Time for a quick coffee and brownie at a quaint cafe inside Bryggen Even the coffee is served with a character Some places are timeless inside the Bergen Wharf Inside the Bergen Wharf, colours unlimited Behind the Bergen Wharf, many of the warehouses are found there The warehouses are connected to each other
We then made our way to the funicular of Bergen called Fløibanen. It’s a short 5-8 minutes journey up at the Mount Floyen from where you will get a bird’s eye view of the entire city of Bergen. With a persistent penchant for heights, we definitely make sure if the city offers the option to enjoy it from a height, we certainly take it. The beauty of Bergen from above the Mt. Floyen was splendid. With cruise liners gently reposing before setting sail for another journey, the city of Bergen looked simply cosy in the cradle of the seven surrounding mountains enveloping it protectively.
The narrow route of the funicular The serpentine trail leading to the mountain top We love to be on top, this time of Bergen Is this real? Is this a picture or a poster or a dream? Bridges making the essential connection Bergen is enveloped by seven mountains Progress underway The central lake in Bergen A speed boat making its mark on the blue waves Islands, bridges and tunnels – the heart of the Norwegian road infrastructure The town sleeps next to the mountain The calm waters of Bergen port
Although the seven mountains enveloped the Bergen city during day time, Tanusree had a different plan to push the envelope big time. Given that it never really gets dark in the true sense even much after sunset, Tanusree proclaimed that our next mission was to capture the beauty of the sleeping Bryggen, which was glowing a steady reflection on calm waters of the wee hours. Defying the chill in the night and cold and congestion inside the body, Tanusree stepped out to catch off guard the Bryggen in sleep mode. Having just conquered the Kjerag mountains in an epic 9 hours return hike the day before, both of us had a bad cold and not on top form. Nevertheless, Tanusree opted to brave the cold outside and inside, hence I marched on. It was a fantastic experience and worth the lost sleep. We walked back again in front of the Bryggen which was pulsating with tourists during day time especially from the various cruise liners which temporarily anchored in the Bergen port. Bergen being the launchpad for many excursions deep into the heart of many beautiful fjords of Norway including Geiranger, it is always teeming with tourists from all around the world. So contrary to the popular saying “early bird catches the worm”, in Bergen the saying should be “birds like owl which stay awake at night can catch the worm”.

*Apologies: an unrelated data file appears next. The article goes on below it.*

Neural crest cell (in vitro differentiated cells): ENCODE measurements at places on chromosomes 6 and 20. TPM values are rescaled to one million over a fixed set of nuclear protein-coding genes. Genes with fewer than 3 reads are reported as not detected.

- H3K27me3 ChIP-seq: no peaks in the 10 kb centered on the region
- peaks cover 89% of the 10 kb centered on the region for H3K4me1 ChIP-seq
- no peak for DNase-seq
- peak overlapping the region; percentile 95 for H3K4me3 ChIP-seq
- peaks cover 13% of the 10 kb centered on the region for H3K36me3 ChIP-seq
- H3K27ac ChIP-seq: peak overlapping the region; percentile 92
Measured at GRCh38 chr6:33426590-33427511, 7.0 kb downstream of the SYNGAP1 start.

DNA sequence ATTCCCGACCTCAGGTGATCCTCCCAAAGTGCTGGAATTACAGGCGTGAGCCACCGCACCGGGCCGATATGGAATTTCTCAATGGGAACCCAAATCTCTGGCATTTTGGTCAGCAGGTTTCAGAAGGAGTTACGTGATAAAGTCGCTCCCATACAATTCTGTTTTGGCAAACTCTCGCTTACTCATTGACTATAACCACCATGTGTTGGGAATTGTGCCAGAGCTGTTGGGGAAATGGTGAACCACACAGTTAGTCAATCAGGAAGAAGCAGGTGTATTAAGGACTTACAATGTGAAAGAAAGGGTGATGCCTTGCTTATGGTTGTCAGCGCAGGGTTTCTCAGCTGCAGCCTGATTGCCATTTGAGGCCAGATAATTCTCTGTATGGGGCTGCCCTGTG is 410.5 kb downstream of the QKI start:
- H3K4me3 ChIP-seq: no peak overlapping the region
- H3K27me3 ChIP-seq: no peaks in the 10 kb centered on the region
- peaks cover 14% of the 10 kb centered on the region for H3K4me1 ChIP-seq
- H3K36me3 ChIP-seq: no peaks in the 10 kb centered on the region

The calm and quietness of night time made such an extra-ordinary effect on the colourful lined up houses with an insomniac sky up above struggling to shut its eyes to full darkness. We walked the same route as we did during the morning, the difference being that it was only me and her! Some passing cars in interval, a few returning party revellers in the distance and the sound of music coming out of a club near the port – Amazing. Unlike many other European cities where we have voyaged, the character of Bergen came out pretty strongly. Its not unmanageable big for travellers to enjoy, there is also not too many tourists coming at the same time to clog your enjoyment. And ofcourse, this being Norway may be, the number of those who had a drink too many and the question of security during night time, was non-existent. The Bryggen was all lit up, the shops closed however and it was a perfect moment for two of us to realise how hell bent we can be to quench our thirst for voyage and discovery. To be precise, it is Tanusree who dreams and dares – then I finally join in to drive the two of us to achieve our desired destinations, hence we are the best team. Wrapped in a thin jacket, pyajamas and slippers, we walked back to our hotel with our trophy captured in our camera – the sleeping Bryggen reflecting on the calm dark waters.
Like the Bergen sky dealing with insomnia, we two also passed a nuit blanche to set course the following day for our journey towards the Atlantic Highway just about when everyone else was about to wake up to another day in the beauty of the Bryggen.0